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School is a normal part of childhood. For children undergoing treatment, school can offer a familiar and reassuring routine, as well as a feeling of being in step with the outside world. School gives children a chance to keep a sense of identity and hope for the future.
The mission of the School Program is to provide opportunities to continue normal educational activities and to provide re-entry services to ease the transition back to the community school.
To help, the St. Jude School Program offers several services to assist patients with their academic progress.
The St. Jude School Program is accredited as a Special Purpose School by the Southern Association of Colleges and Schools.
Hospitalbound educational services are provided mainly to those patients who live outside the Memphis area and have to be at St Jude for treatment. Patients from the Memphis area can be seen by a St. Jude teacher if they do not have access to homebound services.
Some children will need homebound services either in the Memphis area or in their home community outside the Memphis area. School Program staff can help parents arrange for these services. Usually for homebound services to be authorized, your child’s doctor will need to sign a document explaining the child’s illness. This will be either a letter from the doctor or a form provided by the school system. School Program staff can assist with this process and facilitate getting the form signed or the letter from the physician.
It is sometimes difficult for patients to return to school, especially when their appearance has changed due to hair loss or from other effects of their illness or treatment. The amount of time spent out of school and away from the structure of the school day also can make the transition more difficult. In order to make this transition smoother, St. Jude offers patients a School Reintegration Program. This is a joint project of School Program and Child Life Department.
Sometimes when patients return to school they will need special education services in the form of resource class assistance, accommodations in the regular classroom or physical therapy, occupational therapy, and speech therapy services. Public school systems are mandated by federal laws to provide these services to students who meet certain criteria.
School Program staff can assist parents and patients in seeking such services and can provide information regarding pertinent federal laws. School program staff may be able to attend a meeting at the school with the patient/parent to discuss provision of these services or may be available for a conference call during the meeting. See the websites listed below for information regarding provision of special education services and federal laws which mandate provision of such services:
The School Program does not provide educational services for siblings. Siblings will need to be enrolled in a local public or private school or be taught by their parent. If they are not here long enough for them to be enrolled in a local school, an arrangement will need to be made with the sibling’s home school to send assignments and tests on a regular basis and to give credit for work done on those completed assignments and tests sent back to the school.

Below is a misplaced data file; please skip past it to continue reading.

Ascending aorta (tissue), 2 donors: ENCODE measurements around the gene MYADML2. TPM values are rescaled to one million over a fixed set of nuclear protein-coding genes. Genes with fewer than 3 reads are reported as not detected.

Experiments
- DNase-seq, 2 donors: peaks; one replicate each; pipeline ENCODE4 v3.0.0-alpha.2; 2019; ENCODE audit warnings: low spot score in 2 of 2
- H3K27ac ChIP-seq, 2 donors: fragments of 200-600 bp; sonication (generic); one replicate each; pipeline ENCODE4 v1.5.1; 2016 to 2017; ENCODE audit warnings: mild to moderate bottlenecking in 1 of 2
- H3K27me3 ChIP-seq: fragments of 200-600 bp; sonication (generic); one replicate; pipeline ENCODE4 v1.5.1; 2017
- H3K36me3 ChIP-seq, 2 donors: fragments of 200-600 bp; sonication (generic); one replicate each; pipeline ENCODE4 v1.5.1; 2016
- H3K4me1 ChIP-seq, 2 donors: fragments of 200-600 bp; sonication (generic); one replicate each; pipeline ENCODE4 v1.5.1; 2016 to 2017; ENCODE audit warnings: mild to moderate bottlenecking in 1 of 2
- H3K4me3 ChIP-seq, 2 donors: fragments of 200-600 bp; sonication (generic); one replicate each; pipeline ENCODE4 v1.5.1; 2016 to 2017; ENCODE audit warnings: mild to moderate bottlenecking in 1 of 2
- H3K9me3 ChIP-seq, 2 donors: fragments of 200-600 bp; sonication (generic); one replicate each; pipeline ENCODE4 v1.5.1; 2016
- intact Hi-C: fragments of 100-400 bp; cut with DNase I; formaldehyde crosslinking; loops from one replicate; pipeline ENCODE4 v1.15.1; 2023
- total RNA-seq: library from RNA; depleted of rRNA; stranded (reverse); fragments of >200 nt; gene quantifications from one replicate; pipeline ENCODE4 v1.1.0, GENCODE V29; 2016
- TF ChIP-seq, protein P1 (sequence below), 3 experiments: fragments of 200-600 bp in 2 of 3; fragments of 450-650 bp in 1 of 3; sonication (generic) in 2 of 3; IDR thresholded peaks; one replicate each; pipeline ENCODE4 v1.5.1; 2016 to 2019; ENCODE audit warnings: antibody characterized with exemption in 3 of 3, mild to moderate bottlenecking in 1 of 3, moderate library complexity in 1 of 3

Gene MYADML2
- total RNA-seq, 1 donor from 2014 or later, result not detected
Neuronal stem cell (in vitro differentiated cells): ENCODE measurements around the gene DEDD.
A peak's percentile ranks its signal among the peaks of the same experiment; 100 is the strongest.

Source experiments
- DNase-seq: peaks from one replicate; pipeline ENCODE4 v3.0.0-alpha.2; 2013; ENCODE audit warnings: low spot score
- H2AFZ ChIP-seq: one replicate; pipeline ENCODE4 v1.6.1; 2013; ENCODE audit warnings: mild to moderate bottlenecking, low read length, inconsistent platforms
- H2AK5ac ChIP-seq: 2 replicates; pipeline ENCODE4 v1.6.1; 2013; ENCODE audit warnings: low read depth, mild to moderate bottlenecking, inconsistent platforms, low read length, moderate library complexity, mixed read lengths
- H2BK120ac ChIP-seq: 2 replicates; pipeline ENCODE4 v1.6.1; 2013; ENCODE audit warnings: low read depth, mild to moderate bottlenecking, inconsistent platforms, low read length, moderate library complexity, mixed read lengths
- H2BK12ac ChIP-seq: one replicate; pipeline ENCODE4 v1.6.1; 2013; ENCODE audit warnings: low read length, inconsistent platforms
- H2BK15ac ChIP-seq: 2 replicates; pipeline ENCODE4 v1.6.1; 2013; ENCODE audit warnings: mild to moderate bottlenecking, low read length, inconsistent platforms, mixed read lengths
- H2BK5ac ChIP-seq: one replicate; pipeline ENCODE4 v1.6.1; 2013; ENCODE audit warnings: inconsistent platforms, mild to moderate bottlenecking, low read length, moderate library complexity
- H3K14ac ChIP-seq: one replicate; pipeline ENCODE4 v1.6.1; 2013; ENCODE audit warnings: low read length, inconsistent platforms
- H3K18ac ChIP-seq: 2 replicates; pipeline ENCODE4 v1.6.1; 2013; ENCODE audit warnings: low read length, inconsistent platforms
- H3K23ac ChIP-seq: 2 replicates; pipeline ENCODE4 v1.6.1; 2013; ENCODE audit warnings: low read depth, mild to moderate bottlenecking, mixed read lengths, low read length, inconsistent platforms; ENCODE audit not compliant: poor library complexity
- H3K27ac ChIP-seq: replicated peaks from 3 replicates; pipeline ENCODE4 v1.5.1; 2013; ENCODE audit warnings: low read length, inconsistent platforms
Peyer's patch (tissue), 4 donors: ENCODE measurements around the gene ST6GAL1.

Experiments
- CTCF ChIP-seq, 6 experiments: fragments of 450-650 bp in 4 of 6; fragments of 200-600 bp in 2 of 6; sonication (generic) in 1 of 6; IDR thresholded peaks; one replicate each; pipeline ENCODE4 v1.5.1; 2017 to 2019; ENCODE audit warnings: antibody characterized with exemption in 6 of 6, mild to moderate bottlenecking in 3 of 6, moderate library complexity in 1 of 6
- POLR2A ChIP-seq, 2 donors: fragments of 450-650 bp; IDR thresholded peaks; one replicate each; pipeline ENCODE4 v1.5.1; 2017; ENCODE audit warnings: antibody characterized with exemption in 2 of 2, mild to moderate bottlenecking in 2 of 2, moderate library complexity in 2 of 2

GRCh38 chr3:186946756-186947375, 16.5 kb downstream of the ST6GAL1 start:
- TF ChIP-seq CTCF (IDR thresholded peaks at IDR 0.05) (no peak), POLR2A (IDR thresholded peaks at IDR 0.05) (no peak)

School Program staff will be able to receive faxed and mailed assignments and tests from the sibling’s school and will assist in faxing or mailing the completed assignment back to the sibling’s school. School Program staff will also give parents information about local public/private schools.
How can a patient be referred to the School Program?
A patient can be referred to the School Program by parents or staff by contacting the School Program Director at 595-3346,contacting any teacher or through a School Program Consult in MILLI.
What if the community school will not give books to the patient?
The School Program staff can assist by making phone calls to community school personnel to explain the importance of using books and other materials from the patient’s community school. If this is unsuccessful, we will use our own materials to put together an appropriate curriculum for the patient. In doing so, we will strive to continue to work with the community school to make sure they accept our curriculum.
Are there materials available to send to the school to give them information about specific issues in educating children and adolescents with cancer?
Yes, we have written and video materials that can be sent to school personnel to help them to understand the issues our patients face in returning to the school environment.
What can I do if I am having difficulty getting appropriate services for my child in their community school system?
Contact the School Program Director at 595-3346 or ask clinic personnel to order a School Program Consult in MILLI. School Program staff can assist the family in understanding their rights under federal laws that govern the provision of special services in the school as well as make contacts with school personnel to advocate for the child’s needs.